- State declares test results for schools invalid (10/4/17)2
- College algebra to be removed from Southeast required curriculum (10/10/17)1
- Child-custody advocate: State law needs fix to provide parents with more equal custody (10/12/17)
- Past Rowdy the Redhawk mascot's identity revealed (10/15/17)
- Cancer will 'change your life, but it doesn't have to rule it' (10/8/17)
- Sikeston singer moves on with 'The Voice' (10/16/17)
- Police chief, council: Cape Girardeau faces growing gun violence (10/17/17)4
- Developer asks court to OK tax district board for improvements near Hobby Lobby (10/17/17)4
- Bills addressing equal child custody to be filed, legislators say (10/13/17)
- The last person to be laid to rest at Old Lorimier Cemetery: Mary Russell Fox (10/17/17)2
World's oldest person, 116, dies
TOKYO -- Kamato Hongo, a Japanese woman believed to have been the world's oldest person, died Friday. She was 116.
Born in 1887, Hongo was recognized as the world's oldest by the Guinness Book of Records after an American woman -- Maude Farris-Luse -- died in March at the age of 115.
Her doctor, Kiyoshige Niina, said she died of pneumonia.
Hongo was famous throughout Japan for her habit of sleeping for two days and then staying awake for two days.
She had been hospitalized in Kagoshima, on the southern island of Kyushu on Oct. 8, after complaining of loss of appetite and fever. She appeared to have been recovering when her condition worsened Friday, Niina told a news conference.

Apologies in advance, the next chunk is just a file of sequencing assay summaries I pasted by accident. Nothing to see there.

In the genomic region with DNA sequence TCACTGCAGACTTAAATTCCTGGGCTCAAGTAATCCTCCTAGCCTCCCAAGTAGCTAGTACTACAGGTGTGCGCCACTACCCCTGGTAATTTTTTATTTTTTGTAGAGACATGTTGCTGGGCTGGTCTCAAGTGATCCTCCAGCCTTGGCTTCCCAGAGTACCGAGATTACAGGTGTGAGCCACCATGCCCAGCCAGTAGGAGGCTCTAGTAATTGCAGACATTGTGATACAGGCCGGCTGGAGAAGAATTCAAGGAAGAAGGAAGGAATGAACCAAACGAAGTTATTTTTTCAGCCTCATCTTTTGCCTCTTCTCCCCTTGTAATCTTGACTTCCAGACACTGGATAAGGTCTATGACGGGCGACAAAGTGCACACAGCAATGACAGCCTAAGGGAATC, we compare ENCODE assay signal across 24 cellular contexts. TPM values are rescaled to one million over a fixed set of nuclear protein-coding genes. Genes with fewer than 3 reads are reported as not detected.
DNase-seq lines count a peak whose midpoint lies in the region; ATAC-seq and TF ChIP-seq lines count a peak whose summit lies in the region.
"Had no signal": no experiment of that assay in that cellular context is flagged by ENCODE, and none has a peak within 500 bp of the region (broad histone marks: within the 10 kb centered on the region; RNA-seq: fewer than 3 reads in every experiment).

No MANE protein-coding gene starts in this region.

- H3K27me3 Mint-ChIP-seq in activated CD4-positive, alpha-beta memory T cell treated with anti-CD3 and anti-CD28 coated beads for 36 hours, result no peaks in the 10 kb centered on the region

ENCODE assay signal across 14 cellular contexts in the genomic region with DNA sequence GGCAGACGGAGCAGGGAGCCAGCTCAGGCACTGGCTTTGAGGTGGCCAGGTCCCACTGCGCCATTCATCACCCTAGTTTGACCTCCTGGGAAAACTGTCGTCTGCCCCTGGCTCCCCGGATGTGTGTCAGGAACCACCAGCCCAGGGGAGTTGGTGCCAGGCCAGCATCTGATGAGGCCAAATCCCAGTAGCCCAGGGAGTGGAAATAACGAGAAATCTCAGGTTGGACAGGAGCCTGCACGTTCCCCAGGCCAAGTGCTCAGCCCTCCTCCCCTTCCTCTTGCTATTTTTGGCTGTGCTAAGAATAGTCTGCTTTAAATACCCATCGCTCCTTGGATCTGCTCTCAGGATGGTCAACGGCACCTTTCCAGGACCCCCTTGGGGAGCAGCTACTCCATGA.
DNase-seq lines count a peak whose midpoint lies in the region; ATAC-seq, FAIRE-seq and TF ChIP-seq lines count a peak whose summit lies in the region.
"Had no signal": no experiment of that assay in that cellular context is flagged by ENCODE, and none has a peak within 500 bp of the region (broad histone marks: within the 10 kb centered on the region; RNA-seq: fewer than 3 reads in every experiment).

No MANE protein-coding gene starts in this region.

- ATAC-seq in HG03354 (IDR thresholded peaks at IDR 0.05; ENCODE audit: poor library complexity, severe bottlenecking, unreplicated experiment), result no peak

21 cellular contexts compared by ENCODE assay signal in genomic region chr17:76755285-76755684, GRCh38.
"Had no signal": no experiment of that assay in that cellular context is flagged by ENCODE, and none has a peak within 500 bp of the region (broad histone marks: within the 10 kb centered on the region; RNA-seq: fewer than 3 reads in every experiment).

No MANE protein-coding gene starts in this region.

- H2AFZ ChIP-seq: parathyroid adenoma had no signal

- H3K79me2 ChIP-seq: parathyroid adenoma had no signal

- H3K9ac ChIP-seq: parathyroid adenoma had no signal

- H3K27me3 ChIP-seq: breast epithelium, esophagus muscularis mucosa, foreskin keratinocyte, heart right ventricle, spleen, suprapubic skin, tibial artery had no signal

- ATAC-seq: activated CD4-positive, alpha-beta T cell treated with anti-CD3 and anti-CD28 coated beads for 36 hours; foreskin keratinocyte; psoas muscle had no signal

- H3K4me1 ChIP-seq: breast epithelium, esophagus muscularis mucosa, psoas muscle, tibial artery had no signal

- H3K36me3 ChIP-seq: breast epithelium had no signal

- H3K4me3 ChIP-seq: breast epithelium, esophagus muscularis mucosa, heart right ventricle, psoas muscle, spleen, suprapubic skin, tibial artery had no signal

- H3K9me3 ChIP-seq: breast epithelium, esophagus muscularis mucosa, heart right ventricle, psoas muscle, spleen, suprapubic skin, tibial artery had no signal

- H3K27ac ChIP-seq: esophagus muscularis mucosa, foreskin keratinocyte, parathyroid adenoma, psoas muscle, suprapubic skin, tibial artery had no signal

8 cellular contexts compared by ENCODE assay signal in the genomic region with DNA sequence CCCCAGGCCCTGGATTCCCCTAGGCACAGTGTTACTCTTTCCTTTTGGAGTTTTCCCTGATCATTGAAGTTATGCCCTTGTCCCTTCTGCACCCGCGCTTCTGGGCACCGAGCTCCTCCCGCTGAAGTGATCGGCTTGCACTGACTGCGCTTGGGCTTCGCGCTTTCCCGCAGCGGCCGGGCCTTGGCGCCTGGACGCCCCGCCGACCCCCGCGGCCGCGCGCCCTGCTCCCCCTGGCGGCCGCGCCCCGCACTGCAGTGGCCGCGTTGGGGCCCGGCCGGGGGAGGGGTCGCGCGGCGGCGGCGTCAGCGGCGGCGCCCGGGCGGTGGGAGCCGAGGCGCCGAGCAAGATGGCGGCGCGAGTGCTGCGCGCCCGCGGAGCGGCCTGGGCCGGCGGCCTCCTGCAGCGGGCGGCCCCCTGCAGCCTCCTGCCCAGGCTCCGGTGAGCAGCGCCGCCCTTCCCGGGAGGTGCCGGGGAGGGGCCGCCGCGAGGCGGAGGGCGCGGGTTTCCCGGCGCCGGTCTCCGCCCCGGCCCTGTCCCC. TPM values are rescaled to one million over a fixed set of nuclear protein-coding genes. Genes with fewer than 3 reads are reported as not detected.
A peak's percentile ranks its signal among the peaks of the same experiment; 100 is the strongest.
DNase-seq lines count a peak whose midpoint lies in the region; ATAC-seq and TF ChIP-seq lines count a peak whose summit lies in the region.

Raised on a small, rural island on Japan's southern fringe, Hongo grew up tending cows and farming potatoes. The same island also produced the Japanese record-holder for longevity, a man, Shigechiyo Izumi, who died in 1986 at the age of 120.
Hongo symbolized the graying of Japan's society -- a trend that elicits both pride and concern.
Until last month, the world's oldest documented man was also Japanese -- 114-year-old Yukichi Chuganji. He died Sept. 29.
Japan's life expectancy -- 85.23 years for women and 78.32 for men in 2002 -- is the longest in the world. The average age of the population is also steadily rising.
An annual government survey released this year showed a record 24.3 million Japanese -- almost one in five -- have reached their 65th birthday.
At the same time, Japan marked a record low 1.32 births per woman last year, a figure that been falling for the last three decades.
The changing demographic has raised fears the nation's pension and health care systems will be badly strained in the years ahead by a population consisting of fewer people of working and taxpaying age.